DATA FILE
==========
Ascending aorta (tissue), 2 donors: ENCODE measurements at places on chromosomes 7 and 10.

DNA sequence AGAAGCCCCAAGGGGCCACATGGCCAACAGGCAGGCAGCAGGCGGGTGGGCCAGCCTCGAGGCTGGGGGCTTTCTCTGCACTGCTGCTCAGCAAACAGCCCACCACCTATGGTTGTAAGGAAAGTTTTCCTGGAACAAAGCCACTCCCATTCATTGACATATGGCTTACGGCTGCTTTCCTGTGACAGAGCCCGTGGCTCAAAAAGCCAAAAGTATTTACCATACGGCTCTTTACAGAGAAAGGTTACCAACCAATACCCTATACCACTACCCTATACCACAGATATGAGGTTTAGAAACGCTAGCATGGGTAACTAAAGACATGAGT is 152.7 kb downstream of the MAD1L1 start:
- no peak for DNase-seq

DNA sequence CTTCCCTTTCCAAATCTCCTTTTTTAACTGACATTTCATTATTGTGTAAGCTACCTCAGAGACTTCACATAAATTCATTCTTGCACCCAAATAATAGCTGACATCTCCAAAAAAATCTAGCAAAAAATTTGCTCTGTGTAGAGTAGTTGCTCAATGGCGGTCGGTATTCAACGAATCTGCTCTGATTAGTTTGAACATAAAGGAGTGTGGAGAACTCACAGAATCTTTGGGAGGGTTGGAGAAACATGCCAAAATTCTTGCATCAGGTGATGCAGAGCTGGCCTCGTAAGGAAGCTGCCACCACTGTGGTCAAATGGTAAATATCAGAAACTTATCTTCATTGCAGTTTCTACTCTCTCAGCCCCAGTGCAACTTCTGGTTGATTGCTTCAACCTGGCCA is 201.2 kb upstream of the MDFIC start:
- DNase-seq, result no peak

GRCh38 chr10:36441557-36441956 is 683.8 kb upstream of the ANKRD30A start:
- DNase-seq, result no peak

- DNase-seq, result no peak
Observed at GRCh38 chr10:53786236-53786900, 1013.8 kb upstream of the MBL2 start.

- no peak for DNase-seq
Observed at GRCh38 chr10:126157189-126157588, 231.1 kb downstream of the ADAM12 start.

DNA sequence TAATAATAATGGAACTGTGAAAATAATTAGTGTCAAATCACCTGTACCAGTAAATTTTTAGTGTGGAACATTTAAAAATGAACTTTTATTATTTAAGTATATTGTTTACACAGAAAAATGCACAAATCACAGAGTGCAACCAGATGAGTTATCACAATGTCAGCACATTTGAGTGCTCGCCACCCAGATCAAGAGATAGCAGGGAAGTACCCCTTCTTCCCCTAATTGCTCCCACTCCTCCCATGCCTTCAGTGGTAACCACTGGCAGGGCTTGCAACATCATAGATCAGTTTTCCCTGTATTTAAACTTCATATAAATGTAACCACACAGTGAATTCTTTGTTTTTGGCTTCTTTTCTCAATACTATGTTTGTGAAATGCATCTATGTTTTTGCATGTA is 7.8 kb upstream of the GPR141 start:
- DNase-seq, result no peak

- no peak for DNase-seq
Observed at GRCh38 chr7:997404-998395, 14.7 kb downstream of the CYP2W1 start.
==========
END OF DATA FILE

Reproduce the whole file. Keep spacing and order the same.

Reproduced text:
Ascending aorta (tissue), 2 donors: ENCODE measurements at places on chromosomes 7 and 10.

DNA sequence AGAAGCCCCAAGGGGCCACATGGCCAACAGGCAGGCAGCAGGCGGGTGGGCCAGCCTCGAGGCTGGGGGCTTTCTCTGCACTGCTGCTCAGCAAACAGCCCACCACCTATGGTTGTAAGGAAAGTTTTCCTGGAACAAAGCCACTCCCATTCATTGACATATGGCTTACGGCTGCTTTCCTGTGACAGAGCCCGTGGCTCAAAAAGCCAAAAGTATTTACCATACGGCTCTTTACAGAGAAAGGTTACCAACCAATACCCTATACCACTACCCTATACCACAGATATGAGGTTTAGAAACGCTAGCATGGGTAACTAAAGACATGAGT is 152.7 kb downstream of the MAD1L1 start:
- no peak for DNase-seq

DNA sequence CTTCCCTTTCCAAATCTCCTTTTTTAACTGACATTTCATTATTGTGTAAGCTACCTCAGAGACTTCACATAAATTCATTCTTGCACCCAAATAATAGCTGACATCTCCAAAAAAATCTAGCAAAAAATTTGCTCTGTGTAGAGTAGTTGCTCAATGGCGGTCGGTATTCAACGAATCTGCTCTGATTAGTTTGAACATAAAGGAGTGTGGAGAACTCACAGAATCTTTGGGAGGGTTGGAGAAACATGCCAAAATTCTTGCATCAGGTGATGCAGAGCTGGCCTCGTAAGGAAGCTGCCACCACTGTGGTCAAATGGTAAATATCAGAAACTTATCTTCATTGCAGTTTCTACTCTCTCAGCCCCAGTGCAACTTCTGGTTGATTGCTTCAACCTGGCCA is 201.2 kb upstream of the MDFIC start:
- DNase-seq, result no peak

GRCh38 chr10:36441557-36441956 is 683.8 kb upstream of the ANKRD30A start:
- DNase-seq, result no peak

- DNase-seq, result no peak
Observed at GRCh38 chr10:53786236-53786900, 1013.8 kb upstream of the MBL2 start.

- no peak for DNase-seq
Observed at GRCh38 chr10:126157189-126157588, 231.1 kb downstream of the ADAM12 start.

DNA sequence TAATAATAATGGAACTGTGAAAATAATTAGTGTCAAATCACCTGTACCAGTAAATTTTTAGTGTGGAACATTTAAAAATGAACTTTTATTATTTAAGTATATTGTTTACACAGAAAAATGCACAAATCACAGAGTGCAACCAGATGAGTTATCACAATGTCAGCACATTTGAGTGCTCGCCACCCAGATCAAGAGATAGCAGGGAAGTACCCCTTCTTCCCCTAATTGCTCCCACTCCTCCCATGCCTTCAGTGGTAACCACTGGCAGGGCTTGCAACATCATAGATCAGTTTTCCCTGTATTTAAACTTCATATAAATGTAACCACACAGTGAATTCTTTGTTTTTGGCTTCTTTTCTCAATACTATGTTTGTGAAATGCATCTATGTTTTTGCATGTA is 7.8 kb upstream of the GPR141 start:
- DNase-seq, result no peak

- no peak for DNase-seq
Observed at GRCh38 chr7:997404-998395, 14.7 kb downstream of the CYP2W1 start.